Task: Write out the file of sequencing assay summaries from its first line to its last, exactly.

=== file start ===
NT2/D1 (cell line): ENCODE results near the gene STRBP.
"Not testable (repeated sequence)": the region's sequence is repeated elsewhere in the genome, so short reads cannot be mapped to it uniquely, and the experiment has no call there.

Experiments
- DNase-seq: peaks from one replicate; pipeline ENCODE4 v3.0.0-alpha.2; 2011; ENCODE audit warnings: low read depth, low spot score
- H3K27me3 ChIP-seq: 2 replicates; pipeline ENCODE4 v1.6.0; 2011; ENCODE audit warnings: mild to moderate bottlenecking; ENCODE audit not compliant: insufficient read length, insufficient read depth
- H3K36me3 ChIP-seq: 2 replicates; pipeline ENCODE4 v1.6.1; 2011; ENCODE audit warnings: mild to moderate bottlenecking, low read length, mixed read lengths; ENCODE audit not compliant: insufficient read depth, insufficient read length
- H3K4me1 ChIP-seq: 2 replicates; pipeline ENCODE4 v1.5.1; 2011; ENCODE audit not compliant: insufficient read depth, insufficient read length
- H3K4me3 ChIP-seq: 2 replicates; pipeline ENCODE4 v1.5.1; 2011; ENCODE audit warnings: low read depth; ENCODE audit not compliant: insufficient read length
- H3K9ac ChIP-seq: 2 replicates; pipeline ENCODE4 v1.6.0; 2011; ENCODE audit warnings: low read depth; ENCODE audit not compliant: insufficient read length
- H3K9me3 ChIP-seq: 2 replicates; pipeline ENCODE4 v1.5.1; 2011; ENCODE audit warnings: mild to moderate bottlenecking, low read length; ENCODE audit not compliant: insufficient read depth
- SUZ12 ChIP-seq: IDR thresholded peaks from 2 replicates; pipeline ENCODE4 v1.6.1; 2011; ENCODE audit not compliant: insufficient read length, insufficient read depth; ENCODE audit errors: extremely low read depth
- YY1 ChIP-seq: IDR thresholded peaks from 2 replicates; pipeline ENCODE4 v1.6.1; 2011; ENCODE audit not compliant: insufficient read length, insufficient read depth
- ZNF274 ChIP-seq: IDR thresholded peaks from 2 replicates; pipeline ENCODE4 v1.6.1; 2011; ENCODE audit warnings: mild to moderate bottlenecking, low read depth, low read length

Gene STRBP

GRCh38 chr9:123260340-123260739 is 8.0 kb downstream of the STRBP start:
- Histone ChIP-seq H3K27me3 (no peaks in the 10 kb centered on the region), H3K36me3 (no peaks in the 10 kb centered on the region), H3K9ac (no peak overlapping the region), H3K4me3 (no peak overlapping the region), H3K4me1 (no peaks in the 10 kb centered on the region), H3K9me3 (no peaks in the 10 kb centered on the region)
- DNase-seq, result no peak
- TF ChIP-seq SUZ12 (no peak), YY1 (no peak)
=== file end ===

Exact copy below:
NT2/D1 (cell line): ENCODE results near the gene STRBP.
"Not testable (repeated sequence)": the region's sequence is repeated elsewhere in the genome, so short reads cannot be mapped to it uniquely, and the experiment has no call there.

Experiments
- DNase-seq: peaks from one replicate; pipeline ENCODE4 v3.0.0-alpha.2; 2011; ENCODE audit warnings: low read depth, low spot score
- H3K27me3 ChIP-seq: 2 replicates; pipeline ENCODE4 v1.6.0; 2011; ENCODE audit warnings: mild to moderate bottlenecking; ENCODE audit not compliant: insufficient read length, insufficient read depth
- H3K36me3 ChIP-seq: 2 replicates; pipeline ENCODE4 v1.6.1; 2011; ENCODE audit warnings: mild to moderate bottlenecking, low read length, mixed read lengths; ENCODE audit not compliant: insufficient read depth, insufficient read length
- H3K4me1 ChIP-seq: 2 replicates; pipeline ENCODE4 v1.5.1; 2011; ENCODE audit not compliant: insufficient read depth, insufficient read length
- H3K4me3 ChIP-seq: 2 replicates; pipeline ENCODE4 v1.5.1; 2011; ENCODE audit warnings: low read depth; ENCODE audit not compliant: insufficient read length
- H3K9ac ChIP-seq: 2 replicates; pipeline ENCODE4 v1.6.0; 2011; ENCODE audit warnings: low read depth; ENCODE audit not compliant: insufficient read length
- H3K9me3 ChIP-seq: 2 replicates; pipeline ENCODE4 v1.5.1; 2011; ENCODE audit warnings: mild to moderate bottlenecking, low read length; ENCODE audit not compliant: insufficient read depth
- SUZ12 ChIP-seq: IDR thresholded peaks from 2 replicates; pipeline ENCODE4 v1.6.1; 2011; ENCODE audit not compliant: insufficient read length, insufficient read depth; ENCODE audit errors: extremely low read depth
- YY1 ChIP-seq: IDR thresholded peaks from 2 replicates; pipeline ENCODE4 v1.6.1; 2011; ENCODE audit not compliant: insufficient read length, insufficient read depth
- ZNF274 ChIP-seq: IDR thresholded peaks from 2 replicates; pipeline ENCODE4 v1.6.1; 2011; ENCODE audit warnings: mild to moderate bottlenecking, low read depth, low read length

Gene STRBP

GRCh38 chr9:123260340-123260739 is 8.0 kb downstream of the STRBP start:
- Histone ChIP-seq H3K27me3 (no peaks in the 10 kb centered on the region), H3K36me3 (no peaks in the 10 kb centered on the region), H3K9ac (no peak overlapping the region), H3K4me3 (no peak overlapping the region), H3K4me1 (no peaks in the 10 kb centered on the region), H3K9me3 (no peaks in the 10 kb centered on the region)
- DNase-seq, result no peak
- TF ChIP-seq SUZ12 (no peak), YY1 (no peak)